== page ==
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All or Nothing Thinking– Tips for Getting off the “On Plan” “Off Plan” Rollercoaster

Posted Jan 28 2010 12:00am
So this week’s study materials got me thinking about how our thought patterns can be road blocks on a journey to better health, specifically the dichotomous thinking or better known as “all or nothing” thinking or “black and white” thinking that many people struggle with.  

How I can recall the days where this kind of thinking would derail me from healthy habits. Scenario would normally play out like this: I would eat a healthy for a day or two, then would have one unhealthy food item and would throw the whole healthy plan, including any exercise I might have been attempting, out the window because I felt like I blew it and would just think well I blew it so now I shouldn’t worry about eating right for the next meal, day, week, month, etc. I went through this cycle for years. Sometimes I would loose a bit of weight but once I “blew it”, the weight came back plus some.

I think that one of the biggest things that led to my success on my journey has been that I have been able to change my thinking patterns. There is no “on plan” or “off plan” for me anymore, which has eliminated that horrible negative self talk caused by feeling guilty for being off plan. My book refers to negative thinking like that as cognitive quicksand because it is so easy to get sucked into doing it and not being able to easily get out of the negative thinking pattern. For me now, there is just a collection of healthy habits with moderation. There is no beating myself up, no guilt for what I eat or guilt for a missed workout.  There are moments where I eat stuff like cake, ice cream, pizza, and French fries. There are days I miss a workout. But there are many, many more days where I don’t miss my workouts, and where my eating is very healthy. 

So you want off the “On Plan” “Off Plan” Rollercoaster too?  Well check out my tips below. Keep in mind that they include changing your ways of thinking, which take practice, so don’t be surprised that it will likely take you a while to master them and see results.

Tip #1: Don’t Demonize Foods

Stop creating that list in your head where you categorize foods as either “bad” or “good”.  It seems to be human nature that the minute we say something it “bad” and off limits to us we instantly will want it. It also seems that when we do give in and have something we have labeled as “bad” we go crazy and try to consume as much as we can because we think it’s the last time we are going to have it. Remove the labels of “good” and “bad” and you remove the nasty mind trick of needing willpower to give up something.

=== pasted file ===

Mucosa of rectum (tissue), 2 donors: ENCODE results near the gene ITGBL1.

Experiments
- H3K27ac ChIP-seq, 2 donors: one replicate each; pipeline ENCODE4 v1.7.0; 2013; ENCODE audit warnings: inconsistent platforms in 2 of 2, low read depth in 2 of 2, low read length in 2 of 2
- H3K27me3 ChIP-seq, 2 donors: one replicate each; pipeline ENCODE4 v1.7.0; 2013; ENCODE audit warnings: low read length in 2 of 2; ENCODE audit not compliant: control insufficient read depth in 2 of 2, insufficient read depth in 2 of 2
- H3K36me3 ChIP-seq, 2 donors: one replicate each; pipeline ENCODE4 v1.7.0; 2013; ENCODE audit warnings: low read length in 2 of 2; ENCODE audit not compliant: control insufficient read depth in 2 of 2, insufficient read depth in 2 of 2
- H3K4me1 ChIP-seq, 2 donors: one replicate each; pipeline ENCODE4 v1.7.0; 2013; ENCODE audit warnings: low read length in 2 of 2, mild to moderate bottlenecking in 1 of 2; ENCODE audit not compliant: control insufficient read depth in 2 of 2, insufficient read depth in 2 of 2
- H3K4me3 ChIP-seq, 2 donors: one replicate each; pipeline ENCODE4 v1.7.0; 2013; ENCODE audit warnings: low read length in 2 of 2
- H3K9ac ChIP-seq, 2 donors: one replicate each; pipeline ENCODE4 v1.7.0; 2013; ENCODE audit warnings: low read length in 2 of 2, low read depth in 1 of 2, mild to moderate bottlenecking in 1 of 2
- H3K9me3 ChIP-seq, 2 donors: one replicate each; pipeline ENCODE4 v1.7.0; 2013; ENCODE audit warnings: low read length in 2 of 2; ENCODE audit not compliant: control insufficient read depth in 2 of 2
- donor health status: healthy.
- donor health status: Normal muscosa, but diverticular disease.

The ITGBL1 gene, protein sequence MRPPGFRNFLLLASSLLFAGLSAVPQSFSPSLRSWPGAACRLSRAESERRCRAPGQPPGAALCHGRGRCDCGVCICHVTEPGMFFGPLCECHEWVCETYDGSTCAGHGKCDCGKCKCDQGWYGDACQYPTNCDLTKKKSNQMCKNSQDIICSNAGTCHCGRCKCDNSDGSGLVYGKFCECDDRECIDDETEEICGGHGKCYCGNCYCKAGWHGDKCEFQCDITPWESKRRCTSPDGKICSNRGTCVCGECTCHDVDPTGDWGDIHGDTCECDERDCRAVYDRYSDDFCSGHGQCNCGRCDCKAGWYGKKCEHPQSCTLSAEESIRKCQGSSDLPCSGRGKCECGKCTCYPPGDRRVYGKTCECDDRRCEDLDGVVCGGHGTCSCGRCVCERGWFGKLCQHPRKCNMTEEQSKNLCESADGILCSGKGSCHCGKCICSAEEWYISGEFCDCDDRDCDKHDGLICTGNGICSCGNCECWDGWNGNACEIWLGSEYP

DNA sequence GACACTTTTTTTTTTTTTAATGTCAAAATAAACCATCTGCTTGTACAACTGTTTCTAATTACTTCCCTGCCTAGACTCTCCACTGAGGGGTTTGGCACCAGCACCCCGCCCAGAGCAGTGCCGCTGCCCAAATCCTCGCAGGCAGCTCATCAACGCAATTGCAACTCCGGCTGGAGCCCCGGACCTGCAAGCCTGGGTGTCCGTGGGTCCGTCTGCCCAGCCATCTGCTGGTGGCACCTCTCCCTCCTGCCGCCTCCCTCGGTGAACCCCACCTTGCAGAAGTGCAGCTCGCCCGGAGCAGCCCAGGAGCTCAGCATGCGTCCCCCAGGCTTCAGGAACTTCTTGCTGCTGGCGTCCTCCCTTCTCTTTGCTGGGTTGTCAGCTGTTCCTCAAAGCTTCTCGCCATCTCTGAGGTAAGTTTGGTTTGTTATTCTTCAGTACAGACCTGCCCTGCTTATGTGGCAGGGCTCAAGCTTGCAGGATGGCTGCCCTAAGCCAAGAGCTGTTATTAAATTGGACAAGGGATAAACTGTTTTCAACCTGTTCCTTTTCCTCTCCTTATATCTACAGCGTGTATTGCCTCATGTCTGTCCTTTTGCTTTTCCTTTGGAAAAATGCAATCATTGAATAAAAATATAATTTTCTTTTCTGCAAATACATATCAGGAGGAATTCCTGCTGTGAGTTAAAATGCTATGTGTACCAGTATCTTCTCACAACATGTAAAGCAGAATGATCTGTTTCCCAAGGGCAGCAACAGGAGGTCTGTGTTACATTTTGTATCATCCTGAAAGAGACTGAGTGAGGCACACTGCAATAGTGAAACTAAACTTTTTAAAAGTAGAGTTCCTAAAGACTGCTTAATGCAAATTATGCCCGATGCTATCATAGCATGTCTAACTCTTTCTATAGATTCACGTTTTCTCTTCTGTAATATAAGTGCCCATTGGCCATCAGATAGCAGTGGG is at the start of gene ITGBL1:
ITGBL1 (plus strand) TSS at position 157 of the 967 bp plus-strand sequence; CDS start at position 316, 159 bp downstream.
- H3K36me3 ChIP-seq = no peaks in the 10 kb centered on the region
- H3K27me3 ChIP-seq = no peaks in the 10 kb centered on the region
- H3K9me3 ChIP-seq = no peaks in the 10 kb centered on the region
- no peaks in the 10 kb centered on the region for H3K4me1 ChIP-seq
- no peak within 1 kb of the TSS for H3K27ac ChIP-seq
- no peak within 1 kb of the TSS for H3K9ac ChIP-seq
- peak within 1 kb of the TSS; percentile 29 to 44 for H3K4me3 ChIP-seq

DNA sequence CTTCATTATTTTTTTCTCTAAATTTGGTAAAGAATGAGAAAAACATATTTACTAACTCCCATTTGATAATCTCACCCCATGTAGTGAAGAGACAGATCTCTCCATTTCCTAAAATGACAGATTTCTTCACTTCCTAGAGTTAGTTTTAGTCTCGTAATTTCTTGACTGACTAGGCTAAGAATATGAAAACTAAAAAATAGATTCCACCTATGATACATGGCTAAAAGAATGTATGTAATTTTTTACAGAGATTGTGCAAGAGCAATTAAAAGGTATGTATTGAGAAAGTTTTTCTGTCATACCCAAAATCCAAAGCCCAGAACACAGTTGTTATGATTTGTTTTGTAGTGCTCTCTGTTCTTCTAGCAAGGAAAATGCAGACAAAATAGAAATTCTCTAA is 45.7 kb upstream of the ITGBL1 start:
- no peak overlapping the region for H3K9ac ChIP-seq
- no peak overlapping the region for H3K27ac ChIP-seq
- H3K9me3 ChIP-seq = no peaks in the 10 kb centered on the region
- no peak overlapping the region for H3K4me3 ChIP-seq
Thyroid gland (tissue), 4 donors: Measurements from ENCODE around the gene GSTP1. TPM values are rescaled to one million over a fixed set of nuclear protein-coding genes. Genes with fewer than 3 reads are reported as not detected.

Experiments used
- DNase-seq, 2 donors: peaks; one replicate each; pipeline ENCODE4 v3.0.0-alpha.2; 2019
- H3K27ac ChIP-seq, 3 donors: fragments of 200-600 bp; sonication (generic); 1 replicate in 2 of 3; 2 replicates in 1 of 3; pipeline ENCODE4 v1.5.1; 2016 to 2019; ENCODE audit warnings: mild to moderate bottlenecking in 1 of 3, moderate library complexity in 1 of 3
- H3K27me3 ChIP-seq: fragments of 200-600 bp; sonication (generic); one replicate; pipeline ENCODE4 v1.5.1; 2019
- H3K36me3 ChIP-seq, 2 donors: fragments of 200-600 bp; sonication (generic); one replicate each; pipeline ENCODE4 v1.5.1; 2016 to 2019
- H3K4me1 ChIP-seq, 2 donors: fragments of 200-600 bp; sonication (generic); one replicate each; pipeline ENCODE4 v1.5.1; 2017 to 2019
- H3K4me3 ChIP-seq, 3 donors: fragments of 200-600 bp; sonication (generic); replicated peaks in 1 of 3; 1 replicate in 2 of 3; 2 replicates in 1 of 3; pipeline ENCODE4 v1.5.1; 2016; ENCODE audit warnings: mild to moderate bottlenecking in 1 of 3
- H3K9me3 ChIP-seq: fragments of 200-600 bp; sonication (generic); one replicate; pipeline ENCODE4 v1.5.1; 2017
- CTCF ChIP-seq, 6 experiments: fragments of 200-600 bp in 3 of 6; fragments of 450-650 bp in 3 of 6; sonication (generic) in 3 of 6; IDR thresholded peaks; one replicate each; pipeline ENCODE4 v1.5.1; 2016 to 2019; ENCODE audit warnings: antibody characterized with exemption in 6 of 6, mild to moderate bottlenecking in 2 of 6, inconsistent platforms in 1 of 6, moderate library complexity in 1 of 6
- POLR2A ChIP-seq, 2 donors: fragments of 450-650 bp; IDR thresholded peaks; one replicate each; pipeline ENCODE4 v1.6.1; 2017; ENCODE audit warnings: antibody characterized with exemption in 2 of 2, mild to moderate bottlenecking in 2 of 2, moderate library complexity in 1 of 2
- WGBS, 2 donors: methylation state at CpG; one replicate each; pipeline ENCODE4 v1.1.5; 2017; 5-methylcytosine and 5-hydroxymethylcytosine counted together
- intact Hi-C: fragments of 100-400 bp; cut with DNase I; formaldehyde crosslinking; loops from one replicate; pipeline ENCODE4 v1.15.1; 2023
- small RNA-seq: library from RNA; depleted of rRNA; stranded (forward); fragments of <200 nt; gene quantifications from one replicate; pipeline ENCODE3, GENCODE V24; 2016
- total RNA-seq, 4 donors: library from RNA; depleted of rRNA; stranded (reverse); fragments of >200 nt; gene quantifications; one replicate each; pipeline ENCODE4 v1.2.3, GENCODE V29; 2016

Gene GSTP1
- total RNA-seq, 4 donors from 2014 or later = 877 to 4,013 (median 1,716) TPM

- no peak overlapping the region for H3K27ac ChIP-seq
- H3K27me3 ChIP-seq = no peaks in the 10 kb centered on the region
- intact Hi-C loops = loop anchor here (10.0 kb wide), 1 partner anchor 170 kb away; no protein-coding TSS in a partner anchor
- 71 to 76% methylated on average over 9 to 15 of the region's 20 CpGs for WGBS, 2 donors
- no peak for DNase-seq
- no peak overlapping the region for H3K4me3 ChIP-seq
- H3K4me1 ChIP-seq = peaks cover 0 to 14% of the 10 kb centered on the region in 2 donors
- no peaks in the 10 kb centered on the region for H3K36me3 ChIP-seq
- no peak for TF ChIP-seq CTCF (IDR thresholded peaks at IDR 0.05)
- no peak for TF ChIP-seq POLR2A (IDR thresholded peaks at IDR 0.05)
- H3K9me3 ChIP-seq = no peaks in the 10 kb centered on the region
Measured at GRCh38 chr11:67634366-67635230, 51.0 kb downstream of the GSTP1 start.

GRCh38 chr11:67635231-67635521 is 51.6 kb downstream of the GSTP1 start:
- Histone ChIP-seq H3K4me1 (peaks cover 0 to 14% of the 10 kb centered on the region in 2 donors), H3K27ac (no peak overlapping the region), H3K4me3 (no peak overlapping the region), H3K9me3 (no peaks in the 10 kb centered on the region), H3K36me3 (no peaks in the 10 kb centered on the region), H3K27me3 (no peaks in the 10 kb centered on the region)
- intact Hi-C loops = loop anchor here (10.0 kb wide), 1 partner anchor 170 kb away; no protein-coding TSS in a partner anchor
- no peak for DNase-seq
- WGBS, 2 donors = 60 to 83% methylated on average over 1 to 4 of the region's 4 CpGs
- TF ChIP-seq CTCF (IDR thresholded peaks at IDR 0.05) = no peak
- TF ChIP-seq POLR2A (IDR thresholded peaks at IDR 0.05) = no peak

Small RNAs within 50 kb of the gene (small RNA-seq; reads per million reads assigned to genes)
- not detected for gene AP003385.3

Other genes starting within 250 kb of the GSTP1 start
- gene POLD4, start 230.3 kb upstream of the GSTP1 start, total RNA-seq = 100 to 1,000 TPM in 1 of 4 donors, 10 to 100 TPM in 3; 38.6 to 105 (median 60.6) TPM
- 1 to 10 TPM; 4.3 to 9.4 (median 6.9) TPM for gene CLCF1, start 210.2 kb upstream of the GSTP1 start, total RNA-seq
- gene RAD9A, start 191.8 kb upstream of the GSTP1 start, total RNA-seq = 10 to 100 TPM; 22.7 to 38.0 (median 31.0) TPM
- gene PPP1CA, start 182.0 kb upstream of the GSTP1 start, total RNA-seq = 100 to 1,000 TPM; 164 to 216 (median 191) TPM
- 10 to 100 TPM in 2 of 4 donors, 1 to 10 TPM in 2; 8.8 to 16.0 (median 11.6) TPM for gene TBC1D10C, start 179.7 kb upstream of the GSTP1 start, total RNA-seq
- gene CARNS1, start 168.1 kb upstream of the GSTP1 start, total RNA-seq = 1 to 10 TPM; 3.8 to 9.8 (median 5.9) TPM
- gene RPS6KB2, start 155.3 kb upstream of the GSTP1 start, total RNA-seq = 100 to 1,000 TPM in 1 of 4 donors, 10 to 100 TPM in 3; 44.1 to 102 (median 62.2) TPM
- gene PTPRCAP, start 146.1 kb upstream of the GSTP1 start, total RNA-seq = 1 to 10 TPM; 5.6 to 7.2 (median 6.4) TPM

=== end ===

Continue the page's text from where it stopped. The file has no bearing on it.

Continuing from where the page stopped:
Tip #2: Stop using Exercise as a Punishment

How often do you have a moment where you overeat or you eat something that isn’t really all that healthy and to make up for it you kill yourself with a workout as punishment for it? When you do this you are creating this negative association between exercise and punishment. Probably not the best thing to do if you want to have exercise be part of your healthy plan (which is what you want by the way ). Exercise should be a positive and rewarding experience and when you associate it as a punishment you pretty much make it impossible for your mind to associate it as something good. 

Tip #3: Eat to Workout Instead of Workout to Eat

Here is a big clue if you are working out to eat….you complete a good workout and then convince yourself since you did such a good job you can eat that not so healthy choice afterward. You are using food as a reward in this case and ultimately undoing most of the work you just did. Another clue you are working out to eat is that on days you workout the amount you eat or the health quality of what you eat is much different than days you don’t. So how do you change that and start eating to workout? Well for me it was making a mental shift in the way I looked at food choices. I started asking myself when choosing what to eat how and if it would help my workouts. It took time to learn what food choices would enhance my workout performances by tracking what I was eating and tracking my workout progress. There was lots of experimenting, but since everyone responds to foods differently it was very important to the process. This process also involved breaking that habit of using food as a reward. I replaced the food reward with new rewards, like new workout clothing, going to the movies out, or a new book. 

Questions for you:

  • Are there changes in thinking you have implemented that have been helpful in your better health journey?
  • What strategies do you use to climb out of the cognitive quicksand if you find yourself in a negative thinking pattern?

Well I need to get back to my busy week here at work. In my next post you will see some information on a health issue I am currently dealing with and how it relates to my fitness level. See you then!

Quote of the Day: “Negativity sucks away energy. If part of the negativity stems from your attitude or perspective, commit yourself at the beginning of each day and each activity to find something positive in yourself and in others around you. If the people around you are negative and you can't change that, either remove yourself from the situation or view it simply as one obstacle you face in pursuing your own potential. Stay focused on your own goals and make the best of the situation.” ~ Terry Orlick
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